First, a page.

This tip may sound obvious, but it may help the meeting to let workers know that you want to know their thoughts on a topic. Otherwise, they may assume that they’re expected to just listen, instead of contributing to the conversation. When you start the meeting and ask for their comments, let them know that they don’t have to just respond to your thoughts—encourage them to respond to each other, too.
Let your team know that all comments are welcome. Don’t be too overbearing or dominate the meeting. If a worker is scared to speak up, their great idea may never come to light—but that’s exactly what meetings are for. Unless the specific purpose of the meeting is for you to share new information, if you’re doing most of the talking, you may need to step back and re-evaluate the way you run your meetings.
Some staff members may not participate simply because they’re still trying to gather their thoughts about the topic at hand. To help them prepare, send out an email listing the items that will be discussed during the meeting. They’ll have more time to think about what they’d like to say, and as a result the quality of discussion will improve.
You’ll also get better results based on the types of questions you ask. Saying “What do you think of this idea?” will of course elicit more interesting (and longer) responses than saying, “This is our plan. Sound good?” In other words, if you want better discourse at your meetings, you have to ask questions that will prompt responses that are more than just one-word answers.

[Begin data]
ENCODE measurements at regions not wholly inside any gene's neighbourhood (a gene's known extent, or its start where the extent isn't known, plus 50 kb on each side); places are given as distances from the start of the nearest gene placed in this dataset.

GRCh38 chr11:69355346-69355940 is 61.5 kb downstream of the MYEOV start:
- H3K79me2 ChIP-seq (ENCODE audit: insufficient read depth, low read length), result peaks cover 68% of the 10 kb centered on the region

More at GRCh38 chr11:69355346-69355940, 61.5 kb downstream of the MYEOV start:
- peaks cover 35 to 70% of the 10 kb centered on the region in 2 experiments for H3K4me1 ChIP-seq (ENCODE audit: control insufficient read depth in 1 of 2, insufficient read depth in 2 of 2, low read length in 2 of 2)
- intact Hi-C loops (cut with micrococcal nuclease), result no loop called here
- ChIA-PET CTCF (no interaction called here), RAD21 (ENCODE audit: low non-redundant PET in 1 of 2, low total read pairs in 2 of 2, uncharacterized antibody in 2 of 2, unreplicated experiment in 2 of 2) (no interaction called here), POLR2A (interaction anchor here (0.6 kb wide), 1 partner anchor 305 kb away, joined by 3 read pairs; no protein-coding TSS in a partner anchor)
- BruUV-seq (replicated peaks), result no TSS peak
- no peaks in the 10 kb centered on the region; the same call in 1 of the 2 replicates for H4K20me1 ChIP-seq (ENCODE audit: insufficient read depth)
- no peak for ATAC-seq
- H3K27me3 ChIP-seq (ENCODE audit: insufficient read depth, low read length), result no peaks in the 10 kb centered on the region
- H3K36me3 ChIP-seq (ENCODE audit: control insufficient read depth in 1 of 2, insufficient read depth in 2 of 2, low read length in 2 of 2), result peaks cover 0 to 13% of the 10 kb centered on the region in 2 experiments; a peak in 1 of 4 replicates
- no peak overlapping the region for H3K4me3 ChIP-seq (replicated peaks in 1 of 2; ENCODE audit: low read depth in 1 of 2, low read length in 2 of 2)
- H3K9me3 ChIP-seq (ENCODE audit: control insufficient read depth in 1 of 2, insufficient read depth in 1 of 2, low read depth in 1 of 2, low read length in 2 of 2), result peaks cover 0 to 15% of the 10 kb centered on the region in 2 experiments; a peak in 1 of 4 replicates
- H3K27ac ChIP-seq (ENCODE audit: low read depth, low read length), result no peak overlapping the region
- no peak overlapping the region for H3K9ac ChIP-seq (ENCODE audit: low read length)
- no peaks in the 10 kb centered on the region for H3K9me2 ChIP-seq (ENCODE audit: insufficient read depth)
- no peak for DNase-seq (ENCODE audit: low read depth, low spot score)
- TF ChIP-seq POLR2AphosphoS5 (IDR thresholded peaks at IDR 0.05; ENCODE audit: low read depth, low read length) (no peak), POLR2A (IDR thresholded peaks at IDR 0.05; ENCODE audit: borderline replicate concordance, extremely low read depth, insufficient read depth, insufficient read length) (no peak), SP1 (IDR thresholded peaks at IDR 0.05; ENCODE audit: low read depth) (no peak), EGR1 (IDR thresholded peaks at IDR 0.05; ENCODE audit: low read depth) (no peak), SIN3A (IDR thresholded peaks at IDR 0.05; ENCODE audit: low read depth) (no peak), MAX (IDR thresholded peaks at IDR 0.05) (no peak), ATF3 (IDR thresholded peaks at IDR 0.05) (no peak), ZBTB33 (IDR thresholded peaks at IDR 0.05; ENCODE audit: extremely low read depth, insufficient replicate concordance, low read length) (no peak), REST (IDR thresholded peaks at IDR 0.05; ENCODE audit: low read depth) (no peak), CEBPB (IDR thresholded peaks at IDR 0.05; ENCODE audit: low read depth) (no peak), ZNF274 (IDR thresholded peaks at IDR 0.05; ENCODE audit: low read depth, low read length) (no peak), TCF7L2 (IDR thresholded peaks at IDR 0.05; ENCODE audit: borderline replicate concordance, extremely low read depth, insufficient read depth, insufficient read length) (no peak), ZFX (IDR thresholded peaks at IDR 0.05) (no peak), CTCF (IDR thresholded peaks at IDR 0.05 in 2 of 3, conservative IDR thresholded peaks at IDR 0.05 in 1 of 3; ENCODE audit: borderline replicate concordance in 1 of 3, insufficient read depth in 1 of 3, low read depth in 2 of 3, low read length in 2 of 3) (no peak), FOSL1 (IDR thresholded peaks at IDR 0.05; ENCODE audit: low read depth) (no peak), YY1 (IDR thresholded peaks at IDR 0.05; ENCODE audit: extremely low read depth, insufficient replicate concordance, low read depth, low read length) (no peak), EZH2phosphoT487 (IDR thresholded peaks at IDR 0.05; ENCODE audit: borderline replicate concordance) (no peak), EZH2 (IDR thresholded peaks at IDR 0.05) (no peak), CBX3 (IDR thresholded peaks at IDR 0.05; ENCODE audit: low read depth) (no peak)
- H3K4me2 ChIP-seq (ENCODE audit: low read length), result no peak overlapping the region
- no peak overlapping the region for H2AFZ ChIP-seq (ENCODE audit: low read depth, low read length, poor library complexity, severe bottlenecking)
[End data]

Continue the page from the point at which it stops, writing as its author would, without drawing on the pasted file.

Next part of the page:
Sometimes, people feel more likely to speak up in small groups. If you’re holding a meeting with a group of people and you know some of them are quieter, consider having breakout sessions. They may feel more comfortable sharing their ideas with just a few people, as opposed to a group of twenty.
If you’re discussing an issue that’s particularly sensitive, consider having workers write down their responses anonymously and submitting them to you. You can then discuss each point as you read them out loud, if it’s something that needs discussion immediately, or you can save them to review later if the topic doesn’t need attention right away.
Instead of asking questions that make it seem like you want a specific answer, present your question as an invitation to brainstorming. As blogger Lou Belcher writes, “…instead of asking the group to ‘…name the one marketing strategy that will work for this product,’ ask the group to ‘…brainstorm all the marketing strategies that might be good for this product.’”
On top of trying out the tips above, you may even consider asking your staff about what they think would improve participation at meeting. They might notice some problem with the way meetings progress that you didn’t even notice.
What are your ideas for encouraging more participation in meetings?
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